Germany stands firm against euro zone bonds
BY JACK EWING
FRANKFURT — Chancellor Angela Merkel of Germany on Sunday re-emphasized her opposition to issuing bonds backed by all euro zone countries, a position that will be greeted enthusiastically by many of her fellow citizens but could unsettle investors at the beginning of what could be another difficult week in global financial markets.
Mrs. Merkel told ZDF television in an interview broadcast Sunday that the so-called euro bonds would be an option only in the distant future.
''It will not be possible to solve the current crisis with euro bonds,'' Mrs. Merkel said. She added that ''politicians can't and won't simply run after the markets.''
''The markets want to force us to do certain things,'' she said. ''That we won't do. Politicians have to make sure that we're unassailable, that we can make policy for the people.''
The German finance minister, Wolfgang Schäuble, echoed Mrs. Merkel's comments, saying that common debt would make it easier for governments to avoid pursuing responsible fiscal policies. In any case, he told the newspaper Welt am Sonntag, it would take too long for countries in the euro zone to amend the treaty on monetary union, which would probably be required to allow the issuance of such bonds.
''We have to solve the crisis within the existing treaty,'' he said.
The statements by the German leaders are in tune with public opinion in Germany as well as in other countries, like the Netherlands. The Dutch finance minister, Jan Kees de Jager, told the magazine Der Spiegel during an interview published Sunday that Mrs. Merkel should remain firm in her opposition to euro bonds.
That is not what investors want to hear, though.
Stocks around the world plunged last week amid widespread concern that political leaders were unwilling to take bold steps to attack the European sovereign debt crisis, at the same time that indicators were pointing to sharply slower growth in Europe and the United States. The benchmark Stoxx Europe 600 index dropped 6.1 percent last week to its lowest level since July 2009, with banks suffering some of the biggest drops.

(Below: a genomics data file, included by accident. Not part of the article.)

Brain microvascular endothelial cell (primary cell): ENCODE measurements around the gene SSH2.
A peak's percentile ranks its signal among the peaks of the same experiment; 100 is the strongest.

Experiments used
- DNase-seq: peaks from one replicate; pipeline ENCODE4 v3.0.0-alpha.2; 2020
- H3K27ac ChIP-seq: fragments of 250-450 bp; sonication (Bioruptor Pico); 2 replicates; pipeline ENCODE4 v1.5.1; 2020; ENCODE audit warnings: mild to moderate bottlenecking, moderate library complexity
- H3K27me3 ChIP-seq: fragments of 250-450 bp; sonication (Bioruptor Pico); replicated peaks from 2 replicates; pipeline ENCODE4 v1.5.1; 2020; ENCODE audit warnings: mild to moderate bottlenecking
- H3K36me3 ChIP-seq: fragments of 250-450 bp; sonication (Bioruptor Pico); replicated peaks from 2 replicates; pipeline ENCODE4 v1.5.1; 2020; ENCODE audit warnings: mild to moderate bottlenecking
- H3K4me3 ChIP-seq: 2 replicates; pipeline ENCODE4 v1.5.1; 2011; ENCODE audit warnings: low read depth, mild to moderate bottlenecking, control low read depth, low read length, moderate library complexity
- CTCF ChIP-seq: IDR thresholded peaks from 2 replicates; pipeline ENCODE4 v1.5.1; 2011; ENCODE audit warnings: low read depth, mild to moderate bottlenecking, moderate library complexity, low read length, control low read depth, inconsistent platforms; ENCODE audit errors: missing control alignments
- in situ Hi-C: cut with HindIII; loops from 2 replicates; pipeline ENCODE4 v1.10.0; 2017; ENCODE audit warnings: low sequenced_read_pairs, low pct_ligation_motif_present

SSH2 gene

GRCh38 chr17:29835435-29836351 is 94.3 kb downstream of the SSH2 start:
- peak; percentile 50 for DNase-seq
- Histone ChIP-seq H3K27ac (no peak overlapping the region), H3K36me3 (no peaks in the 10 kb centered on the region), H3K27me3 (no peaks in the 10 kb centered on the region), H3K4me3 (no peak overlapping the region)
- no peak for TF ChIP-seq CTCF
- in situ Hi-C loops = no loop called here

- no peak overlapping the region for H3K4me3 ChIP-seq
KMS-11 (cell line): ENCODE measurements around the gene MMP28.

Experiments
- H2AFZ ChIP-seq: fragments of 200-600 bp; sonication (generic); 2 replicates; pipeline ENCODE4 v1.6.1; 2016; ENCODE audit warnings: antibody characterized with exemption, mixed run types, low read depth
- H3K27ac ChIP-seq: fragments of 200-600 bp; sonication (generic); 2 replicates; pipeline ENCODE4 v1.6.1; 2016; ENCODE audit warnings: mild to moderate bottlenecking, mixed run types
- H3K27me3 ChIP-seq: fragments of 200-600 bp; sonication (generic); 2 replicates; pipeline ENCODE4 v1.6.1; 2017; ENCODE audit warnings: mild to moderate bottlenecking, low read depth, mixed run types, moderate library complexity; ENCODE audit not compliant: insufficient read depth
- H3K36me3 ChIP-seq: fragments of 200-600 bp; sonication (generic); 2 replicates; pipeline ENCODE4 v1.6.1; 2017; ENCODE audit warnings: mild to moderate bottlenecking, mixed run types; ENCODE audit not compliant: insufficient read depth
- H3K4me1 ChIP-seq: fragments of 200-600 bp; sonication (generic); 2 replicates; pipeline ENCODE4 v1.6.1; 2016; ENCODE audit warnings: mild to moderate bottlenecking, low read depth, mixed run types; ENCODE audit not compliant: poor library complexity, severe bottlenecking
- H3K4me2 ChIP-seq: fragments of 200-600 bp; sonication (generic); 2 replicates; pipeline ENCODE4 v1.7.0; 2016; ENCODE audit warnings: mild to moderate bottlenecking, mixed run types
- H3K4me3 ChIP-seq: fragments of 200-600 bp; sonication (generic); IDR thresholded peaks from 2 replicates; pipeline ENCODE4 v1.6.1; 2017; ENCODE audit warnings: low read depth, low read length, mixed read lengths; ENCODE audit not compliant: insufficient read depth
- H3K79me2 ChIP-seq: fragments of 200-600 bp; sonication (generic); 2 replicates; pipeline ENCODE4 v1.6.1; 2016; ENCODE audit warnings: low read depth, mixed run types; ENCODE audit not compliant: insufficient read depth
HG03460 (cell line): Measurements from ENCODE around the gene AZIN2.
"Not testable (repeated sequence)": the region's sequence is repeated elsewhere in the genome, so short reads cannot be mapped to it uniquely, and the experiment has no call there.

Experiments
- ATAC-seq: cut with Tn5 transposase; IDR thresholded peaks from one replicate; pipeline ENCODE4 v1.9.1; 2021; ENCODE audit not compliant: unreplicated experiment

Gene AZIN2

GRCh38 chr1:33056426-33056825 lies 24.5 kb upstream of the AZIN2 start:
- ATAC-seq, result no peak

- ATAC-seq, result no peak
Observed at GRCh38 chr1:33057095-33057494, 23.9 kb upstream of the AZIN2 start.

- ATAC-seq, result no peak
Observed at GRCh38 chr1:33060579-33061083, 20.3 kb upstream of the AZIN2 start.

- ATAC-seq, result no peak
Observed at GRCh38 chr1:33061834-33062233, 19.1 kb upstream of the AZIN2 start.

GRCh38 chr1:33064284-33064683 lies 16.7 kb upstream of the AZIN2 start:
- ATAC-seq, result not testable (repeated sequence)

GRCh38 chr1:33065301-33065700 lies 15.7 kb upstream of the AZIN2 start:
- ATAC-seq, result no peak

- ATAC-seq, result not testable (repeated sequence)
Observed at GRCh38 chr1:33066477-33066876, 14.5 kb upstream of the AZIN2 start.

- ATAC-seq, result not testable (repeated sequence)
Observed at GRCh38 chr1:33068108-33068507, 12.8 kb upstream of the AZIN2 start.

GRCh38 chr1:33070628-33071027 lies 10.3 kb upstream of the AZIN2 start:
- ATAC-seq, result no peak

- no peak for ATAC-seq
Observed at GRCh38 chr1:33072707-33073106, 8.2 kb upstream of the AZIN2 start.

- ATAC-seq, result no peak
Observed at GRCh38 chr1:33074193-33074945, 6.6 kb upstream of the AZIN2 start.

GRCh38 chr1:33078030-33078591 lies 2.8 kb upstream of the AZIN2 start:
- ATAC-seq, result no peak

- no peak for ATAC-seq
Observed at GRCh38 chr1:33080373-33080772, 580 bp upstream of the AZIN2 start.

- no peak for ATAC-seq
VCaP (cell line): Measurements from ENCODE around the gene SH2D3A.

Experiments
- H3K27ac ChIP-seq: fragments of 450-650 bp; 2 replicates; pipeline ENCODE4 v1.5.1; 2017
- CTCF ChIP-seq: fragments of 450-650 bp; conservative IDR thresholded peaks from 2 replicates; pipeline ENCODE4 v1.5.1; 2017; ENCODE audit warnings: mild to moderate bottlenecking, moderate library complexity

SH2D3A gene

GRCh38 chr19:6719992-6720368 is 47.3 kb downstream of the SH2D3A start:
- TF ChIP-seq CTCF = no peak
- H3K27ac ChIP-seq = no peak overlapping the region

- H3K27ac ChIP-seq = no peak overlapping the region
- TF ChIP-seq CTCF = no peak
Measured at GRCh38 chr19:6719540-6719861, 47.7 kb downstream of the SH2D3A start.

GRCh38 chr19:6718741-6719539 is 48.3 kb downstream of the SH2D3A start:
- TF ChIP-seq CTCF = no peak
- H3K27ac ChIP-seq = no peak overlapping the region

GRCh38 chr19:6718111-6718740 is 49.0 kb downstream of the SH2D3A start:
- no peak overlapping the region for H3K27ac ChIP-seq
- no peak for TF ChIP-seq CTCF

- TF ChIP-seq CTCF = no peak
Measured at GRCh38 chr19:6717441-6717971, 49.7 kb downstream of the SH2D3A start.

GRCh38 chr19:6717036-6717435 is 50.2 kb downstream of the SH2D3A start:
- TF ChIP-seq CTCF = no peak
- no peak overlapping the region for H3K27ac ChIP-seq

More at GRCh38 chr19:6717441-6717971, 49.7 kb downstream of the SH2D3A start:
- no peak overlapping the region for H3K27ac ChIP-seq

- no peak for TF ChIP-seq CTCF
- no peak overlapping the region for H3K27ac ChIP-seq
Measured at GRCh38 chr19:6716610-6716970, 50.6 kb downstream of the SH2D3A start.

Any further drop in investor confidence could also put pressure on the European Central Bank, which has been intervening in bond markets to hold down yields on Italian and Spanish debt and keep borrowing costs for those countries from reaching dangerous levels.
France and Germany have made it clear that they do not want to use euro bonds to hold down borrowing costs for countries like Italy and Spain, ''at least not imminently,'' Frank Engels, an analyst at Barclays Capital in Frankfurt, wrote in a note issued before the interviews with Mrs. Merkel and Mr. Schäuble were broadcast and published.
So far the central bank's bond market intervention, which began two weeks ago, has kept Italian and Spanish yields below 5 percent, Mr. Engels noted. In October, the European Financial Stability Facility, the Union's bailout fund, will be able to buy government bonds. But that may not be enough to keep yields within bounds, he said.
''Are these backstop facilities sustainable?'' Mr. Engels wrote. ''We have our doubts, as the E.C.B.'s stamina is probably limited and the E.F.S.F.'s balance sheet is capped.''